'Didn't come here to be a blocker'

After catching 43 passes for 900 yards as a high school senior, he envisioned playing a similar role at the collegiate level. When University of Tennessee recruiters promised as much, he signed on the dotted line and became a Vol.

Three years later, though, tight end Chris Brown is still waiting for UT to keep its promise. He caught just six balls as a freshman in 2004 and 14 as a sophomore in 2005. Why so few receptions? He has no idea.

"The past couple of years we (tight ends) have been open; we just haven't gotten the ball," Brown says. "Whether it was the quarterback, the coaches, the pressure – whatever it was – we just haven't gotten the ball."

That's supposed to change this year. The tight end reportedly will be an integral part of the passing game. Of course, UT fans have heard this before. I call it "The Annual Tight End Pledge." Based on his early impressions of new offensive coordinator David Cutcliffe, however, Brown thinks the tight end will be more of a receiving threat this fall.

"People are going to be surprised," he says. "Coach Cutcliffe demands getting the ball to someone who's open. He's not prejudiced to one player. He wants playmakers.

"I noticed from the get-go that he wanted to get us the ball. He understands that we can make plays. He wants us to stretch the field, get open and make plays."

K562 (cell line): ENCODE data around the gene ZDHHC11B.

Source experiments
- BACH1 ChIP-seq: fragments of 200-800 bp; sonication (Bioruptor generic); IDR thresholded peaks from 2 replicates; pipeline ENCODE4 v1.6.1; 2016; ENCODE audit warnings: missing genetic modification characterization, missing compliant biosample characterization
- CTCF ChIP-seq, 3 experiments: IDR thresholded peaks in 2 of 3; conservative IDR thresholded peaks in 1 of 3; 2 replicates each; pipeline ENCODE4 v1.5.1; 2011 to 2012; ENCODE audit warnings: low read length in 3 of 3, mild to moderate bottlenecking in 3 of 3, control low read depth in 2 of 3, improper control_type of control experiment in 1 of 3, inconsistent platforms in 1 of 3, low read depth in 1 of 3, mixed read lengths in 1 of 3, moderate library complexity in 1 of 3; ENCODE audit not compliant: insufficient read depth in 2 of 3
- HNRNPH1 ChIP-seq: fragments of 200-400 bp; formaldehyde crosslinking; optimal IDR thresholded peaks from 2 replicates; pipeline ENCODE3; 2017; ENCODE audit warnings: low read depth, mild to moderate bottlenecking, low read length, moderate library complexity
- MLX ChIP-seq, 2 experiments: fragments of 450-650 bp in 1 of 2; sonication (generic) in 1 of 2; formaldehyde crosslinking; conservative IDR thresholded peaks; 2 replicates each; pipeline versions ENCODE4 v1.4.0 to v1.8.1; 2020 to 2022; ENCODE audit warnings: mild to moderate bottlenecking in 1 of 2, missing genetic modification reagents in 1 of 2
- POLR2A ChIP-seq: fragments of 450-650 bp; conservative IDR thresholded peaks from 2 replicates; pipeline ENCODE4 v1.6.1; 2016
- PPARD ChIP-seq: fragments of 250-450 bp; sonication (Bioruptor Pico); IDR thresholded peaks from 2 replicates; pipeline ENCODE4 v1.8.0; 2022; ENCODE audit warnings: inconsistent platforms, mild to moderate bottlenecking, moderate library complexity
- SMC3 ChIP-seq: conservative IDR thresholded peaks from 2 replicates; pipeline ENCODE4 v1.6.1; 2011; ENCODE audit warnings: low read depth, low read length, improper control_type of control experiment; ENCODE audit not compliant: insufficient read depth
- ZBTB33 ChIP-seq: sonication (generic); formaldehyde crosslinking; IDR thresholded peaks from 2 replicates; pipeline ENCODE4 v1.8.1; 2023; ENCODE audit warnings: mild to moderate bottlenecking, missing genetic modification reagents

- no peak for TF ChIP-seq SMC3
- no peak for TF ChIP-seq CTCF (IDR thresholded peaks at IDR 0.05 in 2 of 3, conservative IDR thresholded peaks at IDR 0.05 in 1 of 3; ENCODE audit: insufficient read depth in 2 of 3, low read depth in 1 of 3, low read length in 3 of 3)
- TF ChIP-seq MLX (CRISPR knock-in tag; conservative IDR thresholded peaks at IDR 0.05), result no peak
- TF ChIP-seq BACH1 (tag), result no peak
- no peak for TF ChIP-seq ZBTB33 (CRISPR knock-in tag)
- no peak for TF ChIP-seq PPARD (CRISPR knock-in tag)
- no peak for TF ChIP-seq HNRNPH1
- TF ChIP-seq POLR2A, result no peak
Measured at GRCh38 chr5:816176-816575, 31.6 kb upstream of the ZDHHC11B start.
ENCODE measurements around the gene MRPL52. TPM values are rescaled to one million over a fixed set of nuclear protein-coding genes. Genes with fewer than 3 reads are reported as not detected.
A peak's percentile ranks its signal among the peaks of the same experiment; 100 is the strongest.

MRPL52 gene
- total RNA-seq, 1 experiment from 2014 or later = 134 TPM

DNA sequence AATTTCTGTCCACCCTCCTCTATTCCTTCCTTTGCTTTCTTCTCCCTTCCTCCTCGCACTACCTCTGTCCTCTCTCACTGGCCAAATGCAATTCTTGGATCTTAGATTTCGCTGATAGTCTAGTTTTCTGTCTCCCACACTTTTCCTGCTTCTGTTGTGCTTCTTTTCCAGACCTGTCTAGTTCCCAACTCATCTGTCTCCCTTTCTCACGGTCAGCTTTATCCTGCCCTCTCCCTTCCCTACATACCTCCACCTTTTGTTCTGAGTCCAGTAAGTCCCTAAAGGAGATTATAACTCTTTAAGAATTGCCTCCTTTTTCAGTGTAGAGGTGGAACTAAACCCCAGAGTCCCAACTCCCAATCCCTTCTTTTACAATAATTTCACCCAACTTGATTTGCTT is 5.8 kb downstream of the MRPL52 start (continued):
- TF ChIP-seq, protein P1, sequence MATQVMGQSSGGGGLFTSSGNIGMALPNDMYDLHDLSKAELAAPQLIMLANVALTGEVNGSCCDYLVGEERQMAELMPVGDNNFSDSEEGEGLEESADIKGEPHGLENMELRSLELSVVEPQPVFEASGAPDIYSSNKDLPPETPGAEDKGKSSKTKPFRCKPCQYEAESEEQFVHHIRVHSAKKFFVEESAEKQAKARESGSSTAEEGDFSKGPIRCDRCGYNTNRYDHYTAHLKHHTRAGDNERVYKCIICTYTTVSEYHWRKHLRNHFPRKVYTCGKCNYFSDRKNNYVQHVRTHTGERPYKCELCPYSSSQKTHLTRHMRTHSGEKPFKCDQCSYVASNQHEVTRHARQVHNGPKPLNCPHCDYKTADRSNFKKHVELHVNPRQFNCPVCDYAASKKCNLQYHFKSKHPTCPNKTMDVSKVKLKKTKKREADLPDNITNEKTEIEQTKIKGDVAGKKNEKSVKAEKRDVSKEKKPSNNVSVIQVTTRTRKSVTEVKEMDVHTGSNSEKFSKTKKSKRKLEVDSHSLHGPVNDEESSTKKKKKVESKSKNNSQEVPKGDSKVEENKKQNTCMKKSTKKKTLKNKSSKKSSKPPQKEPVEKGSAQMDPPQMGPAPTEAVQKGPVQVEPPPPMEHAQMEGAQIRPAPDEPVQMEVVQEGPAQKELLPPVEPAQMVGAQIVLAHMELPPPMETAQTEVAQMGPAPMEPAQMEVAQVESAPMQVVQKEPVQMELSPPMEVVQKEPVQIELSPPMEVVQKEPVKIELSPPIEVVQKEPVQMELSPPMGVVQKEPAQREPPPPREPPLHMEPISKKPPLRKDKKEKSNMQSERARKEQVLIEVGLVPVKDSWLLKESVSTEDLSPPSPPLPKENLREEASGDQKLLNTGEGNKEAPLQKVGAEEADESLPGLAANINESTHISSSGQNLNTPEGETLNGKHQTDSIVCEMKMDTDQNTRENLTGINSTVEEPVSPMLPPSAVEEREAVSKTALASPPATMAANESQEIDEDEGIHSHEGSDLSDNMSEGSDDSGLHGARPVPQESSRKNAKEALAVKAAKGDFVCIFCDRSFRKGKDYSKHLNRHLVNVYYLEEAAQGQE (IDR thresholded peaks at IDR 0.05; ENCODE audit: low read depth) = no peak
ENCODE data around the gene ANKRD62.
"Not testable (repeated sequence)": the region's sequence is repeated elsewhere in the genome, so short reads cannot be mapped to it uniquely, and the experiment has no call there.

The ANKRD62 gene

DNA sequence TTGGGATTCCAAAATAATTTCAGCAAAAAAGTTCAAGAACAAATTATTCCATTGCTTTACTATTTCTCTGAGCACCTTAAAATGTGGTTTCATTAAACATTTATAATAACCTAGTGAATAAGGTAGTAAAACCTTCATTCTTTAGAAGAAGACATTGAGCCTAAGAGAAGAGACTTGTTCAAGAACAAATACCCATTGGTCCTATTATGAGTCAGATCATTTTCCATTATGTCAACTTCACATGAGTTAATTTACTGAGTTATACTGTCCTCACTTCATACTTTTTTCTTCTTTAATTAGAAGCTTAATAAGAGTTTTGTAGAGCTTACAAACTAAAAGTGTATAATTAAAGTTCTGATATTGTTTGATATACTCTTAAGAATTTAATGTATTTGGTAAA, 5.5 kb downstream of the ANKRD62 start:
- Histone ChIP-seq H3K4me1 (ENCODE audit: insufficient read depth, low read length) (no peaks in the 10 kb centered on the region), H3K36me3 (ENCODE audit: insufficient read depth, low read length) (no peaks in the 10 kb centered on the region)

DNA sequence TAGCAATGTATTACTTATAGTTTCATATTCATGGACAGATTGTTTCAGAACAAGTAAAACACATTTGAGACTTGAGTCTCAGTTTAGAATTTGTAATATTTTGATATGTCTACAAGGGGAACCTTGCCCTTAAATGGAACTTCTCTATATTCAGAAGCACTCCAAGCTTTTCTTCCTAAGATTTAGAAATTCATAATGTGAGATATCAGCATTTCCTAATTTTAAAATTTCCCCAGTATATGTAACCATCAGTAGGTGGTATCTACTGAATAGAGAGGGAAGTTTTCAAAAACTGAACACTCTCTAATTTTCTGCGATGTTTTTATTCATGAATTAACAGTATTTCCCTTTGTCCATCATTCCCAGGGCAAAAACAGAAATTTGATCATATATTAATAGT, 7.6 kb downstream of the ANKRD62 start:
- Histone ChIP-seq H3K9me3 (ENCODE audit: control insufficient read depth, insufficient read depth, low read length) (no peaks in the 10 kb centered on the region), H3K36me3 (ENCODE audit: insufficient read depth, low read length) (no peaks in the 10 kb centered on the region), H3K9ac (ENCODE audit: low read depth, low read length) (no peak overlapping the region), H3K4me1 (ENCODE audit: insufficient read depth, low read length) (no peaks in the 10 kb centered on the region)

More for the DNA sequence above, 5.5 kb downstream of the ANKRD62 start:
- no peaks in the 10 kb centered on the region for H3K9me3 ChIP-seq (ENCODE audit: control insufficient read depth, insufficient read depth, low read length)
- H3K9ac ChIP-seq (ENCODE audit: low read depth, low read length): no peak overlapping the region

Brown and fellow tight end Brad Cottam caught dozens of passes last spring. Perhaps that was a harbinger of things to come.

"We got a lot of balls in the spring," Brown concedes. "We worked hard and built our confidence with the quarterbacks. I think that's all it was … building our confidence with the quarterbacks. They need to be confident they can throw to us when they're in trouble. They don't have to always look to a receiver."

Brown is a 6-3, 250-pounder who has the speed and receiving skills to be a star. So does Cottam, a 6-8, 260-pounder who failed to catch a pass in 2005. They could be a terrific 1-2 punch if used properly.

"We came here to catch balls, too," Brown says. "I didn't come here to be a blocker. I think all of the coaches know that, and I think they're excited about this season, throwing us the ball a lot more."

In an effort to get Brown more involved in the passing game, Vol coaches plan to use him quite a bit as an H-back this fall. So, how is that different from being a tight end?

"There's not much of a difference," Brown concedes. "The H-back flexes out more than the tight end does, moves around, goes in motion. I like playing H-back because I can get out in space, get on a cornerback or a linebacker and get a mismatch. At tight end you have to work on your releases, block big people. At H-back you can block a little cornerback."


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